November 01, 2017
California's forests have been particularly hard-hit with wildfires this year, with costs of the Northern California fires topping more than $3 billion in damages--not to mention the death of dozens.
Big-picture, though, it might make some wonder: Why are so many dangerous forest wildfires seemingly contained to the West Coast? These are "Penn's Woods," after all, with no shortage of hot days.
Curious, we reached out to Stephen Mason, a researcher in Drexel University's Department of Biodiversity, Earth and Environmental Science whose studies focus on the New Jersey Pine Barrens and the effects of climate change.
To ask the umbrella question: Why does it seem like so many forest fires are concentrated in the west? We seldom hear about a major East Coast fire.
Wildfires happen everywhere, globally. But when talking about the U.S., the West Coast is getting a lot more attention for a few reasons. Actually, a lot of reasons. The first thing coming to mind is that the West Coast has a different climate than the East Coast and Great Plains. And we have wildfires [on the East Coast], too.
The West Coast, they're actually getting hit harder by climate change than the rest of the U.S., and people might be familiar with it because they're getting a lot of droughts. With that drought, you're having drier areas and wildfires will become more frequent and intense and even longer. On top of that, because there's so much drought, there are a lot of trees dying because they're not getting enough water. And dead trees burn easier and faster.
Why is that?
It's drier wood. It's a lot harder to put a green leaf on fire than a brown leaf on fire. And the West Coast--again, there's a lot of acres of forest out there.
... And the other big thing is, and this is on the East Coast too, but every time a fire gets started it's put out immediately. That actually, depending whose perspective it is, could be bad. When a wildfire comes through, it eliminates leaf litter--duff. But since they're put out quickly, duff builds up. So when a wildfire does come through, it picks up all the leaf litter and makes them worse.
That's counter-intuitive. By stopping a fire you're causing other fires?
For the ecosystem, Smokey the Bear says, "Only You Can Prevent Wildfires," but we need a wildfire to get rid of the fuel load. But it's leaf litter that's accumulating. One way to prevent the fires, on the East Coast more than the West Coast, with a fire service, is to light a prescribed burn – to make sure it never gets out of control.
But the West Coast, there's so much land, you can't do a prescribed burn everywhere. Then you have all this accumulation of leaf litter because fires are put out as fast as possible.
So, these fires do happen on this side of the U.S.?
Wildfires happen everywhere, but the West Coast gets more attention because it's bigger, hotter and lasts a long time. And when I do my research about the Jersey Pine Barrens--relatively local to Philadelphia--there's a relatively big fire that happened this summer of 3,500 acres in the Wharton State Forest. That's a bigger one recently. And there are a lot of habitats that benefit from fires--they're needed for ecosystems, but with climate change, they're more frequent and hotter than they historically have been.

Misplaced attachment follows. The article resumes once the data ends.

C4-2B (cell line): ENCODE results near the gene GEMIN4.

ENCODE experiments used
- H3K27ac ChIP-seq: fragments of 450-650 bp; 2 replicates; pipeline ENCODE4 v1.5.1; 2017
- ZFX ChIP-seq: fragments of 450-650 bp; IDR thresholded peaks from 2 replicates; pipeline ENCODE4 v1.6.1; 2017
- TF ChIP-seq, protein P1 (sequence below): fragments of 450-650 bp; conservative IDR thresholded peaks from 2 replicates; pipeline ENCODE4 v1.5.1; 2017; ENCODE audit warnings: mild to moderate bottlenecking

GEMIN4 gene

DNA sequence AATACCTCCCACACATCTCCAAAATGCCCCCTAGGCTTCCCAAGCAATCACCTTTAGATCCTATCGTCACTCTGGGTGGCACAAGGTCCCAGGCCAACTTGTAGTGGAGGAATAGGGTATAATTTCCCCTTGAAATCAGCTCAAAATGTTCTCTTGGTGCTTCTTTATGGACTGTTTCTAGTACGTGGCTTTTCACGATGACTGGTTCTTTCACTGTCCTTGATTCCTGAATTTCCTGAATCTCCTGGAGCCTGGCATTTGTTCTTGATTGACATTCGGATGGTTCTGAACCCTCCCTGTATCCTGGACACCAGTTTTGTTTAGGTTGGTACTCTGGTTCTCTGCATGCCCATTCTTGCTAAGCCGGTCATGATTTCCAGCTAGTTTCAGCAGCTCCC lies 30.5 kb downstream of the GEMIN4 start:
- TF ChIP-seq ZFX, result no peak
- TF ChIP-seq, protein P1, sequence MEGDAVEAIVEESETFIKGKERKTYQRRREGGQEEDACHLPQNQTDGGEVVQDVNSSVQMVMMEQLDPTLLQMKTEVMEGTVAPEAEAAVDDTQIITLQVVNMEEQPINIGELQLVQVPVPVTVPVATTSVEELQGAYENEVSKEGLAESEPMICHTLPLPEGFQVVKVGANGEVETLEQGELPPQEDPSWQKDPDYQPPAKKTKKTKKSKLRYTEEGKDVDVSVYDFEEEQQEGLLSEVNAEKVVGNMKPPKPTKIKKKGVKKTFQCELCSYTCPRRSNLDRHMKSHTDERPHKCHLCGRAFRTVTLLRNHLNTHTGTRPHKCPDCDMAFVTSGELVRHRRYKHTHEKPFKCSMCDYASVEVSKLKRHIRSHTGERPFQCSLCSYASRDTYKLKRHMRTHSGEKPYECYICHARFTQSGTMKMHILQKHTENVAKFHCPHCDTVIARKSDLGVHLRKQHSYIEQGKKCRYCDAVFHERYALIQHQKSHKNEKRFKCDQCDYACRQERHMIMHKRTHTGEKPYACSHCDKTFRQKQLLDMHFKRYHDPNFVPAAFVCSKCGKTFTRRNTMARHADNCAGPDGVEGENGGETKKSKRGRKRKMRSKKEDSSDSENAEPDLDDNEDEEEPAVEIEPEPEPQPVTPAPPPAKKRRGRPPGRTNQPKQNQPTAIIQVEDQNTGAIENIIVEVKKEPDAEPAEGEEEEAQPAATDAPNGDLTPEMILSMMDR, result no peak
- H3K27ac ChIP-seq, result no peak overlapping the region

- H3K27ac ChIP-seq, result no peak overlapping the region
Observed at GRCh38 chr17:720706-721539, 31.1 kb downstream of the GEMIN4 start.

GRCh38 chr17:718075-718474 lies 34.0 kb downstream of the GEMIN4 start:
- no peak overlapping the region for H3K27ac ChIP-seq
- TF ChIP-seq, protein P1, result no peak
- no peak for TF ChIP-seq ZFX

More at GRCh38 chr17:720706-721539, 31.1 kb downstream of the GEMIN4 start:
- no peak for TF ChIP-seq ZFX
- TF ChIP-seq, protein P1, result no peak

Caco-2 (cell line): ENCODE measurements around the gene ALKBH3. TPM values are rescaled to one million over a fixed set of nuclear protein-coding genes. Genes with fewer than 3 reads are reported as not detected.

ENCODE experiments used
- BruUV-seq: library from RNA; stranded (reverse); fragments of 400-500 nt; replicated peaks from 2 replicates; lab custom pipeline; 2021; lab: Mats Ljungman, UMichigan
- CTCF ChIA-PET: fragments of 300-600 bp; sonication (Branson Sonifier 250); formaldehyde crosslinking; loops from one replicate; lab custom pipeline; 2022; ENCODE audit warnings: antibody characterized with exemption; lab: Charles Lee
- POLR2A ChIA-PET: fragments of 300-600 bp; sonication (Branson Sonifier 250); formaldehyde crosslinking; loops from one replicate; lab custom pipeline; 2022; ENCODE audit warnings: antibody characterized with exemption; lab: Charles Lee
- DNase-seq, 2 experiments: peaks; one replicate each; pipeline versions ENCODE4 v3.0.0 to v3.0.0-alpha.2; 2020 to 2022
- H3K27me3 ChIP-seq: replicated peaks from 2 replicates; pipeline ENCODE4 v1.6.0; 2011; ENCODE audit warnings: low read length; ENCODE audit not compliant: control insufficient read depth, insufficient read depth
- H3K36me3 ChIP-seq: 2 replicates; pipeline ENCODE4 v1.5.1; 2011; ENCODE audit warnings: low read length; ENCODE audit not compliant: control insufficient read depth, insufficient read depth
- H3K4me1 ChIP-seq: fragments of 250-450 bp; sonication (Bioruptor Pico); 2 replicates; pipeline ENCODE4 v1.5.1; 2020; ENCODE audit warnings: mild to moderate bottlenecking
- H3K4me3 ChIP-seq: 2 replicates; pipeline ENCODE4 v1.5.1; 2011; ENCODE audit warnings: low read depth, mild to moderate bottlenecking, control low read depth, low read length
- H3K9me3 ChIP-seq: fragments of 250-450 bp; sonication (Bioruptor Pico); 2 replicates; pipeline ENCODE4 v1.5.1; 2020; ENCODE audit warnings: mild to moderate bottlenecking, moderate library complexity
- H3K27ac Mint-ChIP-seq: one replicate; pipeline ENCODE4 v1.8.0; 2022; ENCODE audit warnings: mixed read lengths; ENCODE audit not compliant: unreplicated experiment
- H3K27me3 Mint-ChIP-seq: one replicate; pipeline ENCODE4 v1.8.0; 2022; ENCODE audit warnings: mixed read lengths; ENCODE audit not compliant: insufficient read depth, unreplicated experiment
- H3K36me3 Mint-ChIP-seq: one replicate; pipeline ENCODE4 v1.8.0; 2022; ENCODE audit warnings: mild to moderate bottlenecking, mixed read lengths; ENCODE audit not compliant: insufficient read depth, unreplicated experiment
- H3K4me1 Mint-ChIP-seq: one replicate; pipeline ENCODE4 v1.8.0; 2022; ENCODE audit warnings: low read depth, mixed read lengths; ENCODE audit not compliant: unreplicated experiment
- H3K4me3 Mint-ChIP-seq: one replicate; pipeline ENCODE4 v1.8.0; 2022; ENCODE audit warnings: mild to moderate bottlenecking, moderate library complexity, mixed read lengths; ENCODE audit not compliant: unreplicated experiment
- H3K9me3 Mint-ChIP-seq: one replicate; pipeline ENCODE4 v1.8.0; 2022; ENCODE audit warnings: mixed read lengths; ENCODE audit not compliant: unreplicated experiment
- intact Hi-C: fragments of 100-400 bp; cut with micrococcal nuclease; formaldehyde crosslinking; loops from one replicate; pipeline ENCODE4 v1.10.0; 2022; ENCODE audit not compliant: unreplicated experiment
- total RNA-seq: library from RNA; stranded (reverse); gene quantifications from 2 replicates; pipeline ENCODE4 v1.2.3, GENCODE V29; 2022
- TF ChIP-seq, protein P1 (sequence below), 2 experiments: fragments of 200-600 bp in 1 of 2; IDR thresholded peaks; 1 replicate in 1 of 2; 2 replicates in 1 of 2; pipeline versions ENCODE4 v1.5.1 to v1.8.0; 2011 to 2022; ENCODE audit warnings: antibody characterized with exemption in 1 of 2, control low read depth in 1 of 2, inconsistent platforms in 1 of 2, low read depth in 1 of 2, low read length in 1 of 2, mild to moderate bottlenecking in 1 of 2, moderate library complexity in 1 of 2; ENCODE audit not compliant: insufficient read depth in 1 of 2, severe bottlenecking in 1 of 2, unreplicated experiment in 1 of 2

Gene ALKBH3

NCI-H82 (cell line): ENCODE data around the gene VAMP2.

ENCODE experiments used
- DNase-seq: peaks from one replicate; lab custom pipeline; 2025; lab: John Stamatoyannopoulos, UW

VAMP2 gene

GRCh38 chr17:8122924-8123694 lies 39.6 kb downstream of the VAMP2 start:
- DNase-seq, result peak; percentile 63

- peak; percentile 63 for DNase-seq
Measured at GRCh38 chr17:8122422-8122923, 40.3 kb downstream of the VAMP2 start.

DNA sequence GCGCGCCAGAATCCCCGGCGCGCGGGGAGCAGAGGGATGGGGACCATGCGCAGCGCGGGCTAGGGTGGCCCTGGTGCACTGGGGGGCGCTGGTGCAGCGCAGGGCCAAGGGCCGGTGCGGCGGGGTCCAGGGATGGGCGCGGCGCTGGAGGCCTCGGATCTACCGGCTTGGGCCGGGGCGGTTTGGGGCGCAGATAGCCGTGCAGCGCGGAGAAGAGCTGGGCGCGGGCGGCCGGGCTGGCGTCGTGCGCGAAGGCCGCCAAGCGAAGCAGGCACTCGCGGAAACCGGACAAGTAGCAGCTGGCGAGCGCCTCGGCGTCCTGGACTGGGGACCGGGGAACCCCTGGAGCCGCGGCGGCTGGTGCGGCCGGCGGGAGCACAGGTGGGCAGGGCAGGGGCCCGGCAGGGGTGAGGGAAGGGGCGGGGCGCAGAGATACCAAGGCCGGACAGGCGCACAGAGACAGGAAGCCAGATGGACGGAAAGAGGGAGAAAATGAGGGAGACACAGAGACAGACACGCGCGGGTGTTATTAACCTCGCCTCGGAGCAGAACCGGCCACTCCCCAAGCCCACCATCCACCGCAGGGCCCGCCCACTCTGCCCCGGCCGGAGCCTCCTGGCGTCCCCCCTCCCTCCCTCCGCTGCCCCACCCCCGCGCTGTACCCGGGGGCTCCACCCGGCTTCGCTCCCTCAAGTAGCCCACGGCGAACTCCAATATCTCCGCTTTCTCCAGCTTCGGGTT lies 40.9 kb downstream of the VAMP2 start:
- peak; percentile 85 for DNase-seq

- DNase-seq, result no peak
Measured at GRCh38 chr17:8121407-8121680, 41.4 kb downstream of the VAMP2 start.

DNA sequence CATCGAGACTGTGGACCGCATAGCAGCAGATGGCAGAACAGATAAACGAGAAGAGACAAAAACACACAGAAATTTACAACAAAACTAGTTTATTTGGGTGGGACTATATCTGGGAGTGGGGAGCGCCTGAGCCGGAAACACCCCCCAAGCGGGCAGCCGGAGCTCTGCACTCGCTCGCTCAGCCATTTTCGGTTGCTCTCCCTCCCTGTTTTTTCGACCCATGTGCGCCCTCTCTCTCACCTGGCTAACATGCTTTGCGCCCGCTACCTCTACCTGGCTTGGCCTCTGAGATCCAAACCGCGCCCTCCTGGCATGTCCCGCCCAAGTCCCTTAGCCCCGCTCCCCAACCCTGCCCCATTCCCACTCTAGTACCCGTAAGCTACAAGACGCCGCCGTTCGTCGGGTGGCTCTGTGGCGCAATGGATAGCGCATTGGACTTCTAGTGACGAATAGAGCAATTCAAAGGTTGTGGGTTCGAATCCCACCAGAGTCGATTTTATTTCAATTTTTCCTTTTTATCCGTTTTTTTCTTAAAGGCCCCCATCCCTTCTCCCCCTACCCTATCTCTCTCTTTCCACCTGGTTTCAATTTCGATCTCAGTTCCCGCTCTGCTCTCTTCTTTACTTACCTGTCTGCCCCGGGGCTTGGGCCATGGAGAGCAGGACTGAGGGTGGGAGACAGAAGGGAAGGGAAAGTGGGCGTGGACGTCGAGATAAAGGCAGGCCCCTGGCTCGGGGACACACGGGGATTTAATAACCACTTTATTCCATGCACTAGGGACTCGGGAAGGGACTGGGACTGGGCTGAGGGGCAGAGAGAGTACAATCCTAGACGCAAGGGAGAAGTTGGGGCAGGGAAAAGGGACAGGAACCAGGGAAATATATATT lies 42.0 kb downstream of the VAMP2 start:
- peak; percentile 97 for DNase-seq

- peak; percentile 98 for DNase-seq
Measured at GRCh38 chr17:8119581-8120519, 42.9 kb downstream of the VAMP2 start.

How much more frequent?
It depends on where you are in the world. One thing I could speak to, with New Jersey, it's said that historically wildfires were once every 20 years depending on where you are in the Pine Barrens. There's a place called the Pigmy Pines, where a wildfire burns every seven years--but because New Jersey is built-up and, even though the Pine Barrens is protected from development, there are still [houses] everywhere. The forest fire service does a good job of controlling wildfires, so at least in South Jersey, the wildfires have decreased because there are houses scattered all over, so it's easier to protect them.
I might've contradicted myself, but globally they're increasing in intensity and happening frequently.
Will wildfires push farther east as time goes on? Say, in the Appalachians?
The East Coast is a different climate, and what's different about the Pennsylvania forests is they're mostly deciduous trees. So, every terrestrial area on the planet has had a wildfire at least once. Once every 200 years, or 20 years. Eventually, there will be a wildfire and it's a matter of how bad it is, intense it is, fast it is. We will see a wildfire in Pennsylvania at one point or another, but it's hard to say when because it's situational.
That's another thing about the Pine Barrens: they're coniferous forests with pine trees; habitats are a lot drier. Pennsylvania's forests are a wetter area.
When a wildfire does start, do we know the cause of how it happens?
There are different ways to tell. My understanding is if there's a thunderstorm and a fire starts shortly after, chances are it's a lightning strike. Most wildfires happen from lightning strikes. And then you can find the center of where a fire started, a tree cut by a lightning strike. And other times it's a lit cigarette thrown into dry leaves, and it can start that way, too.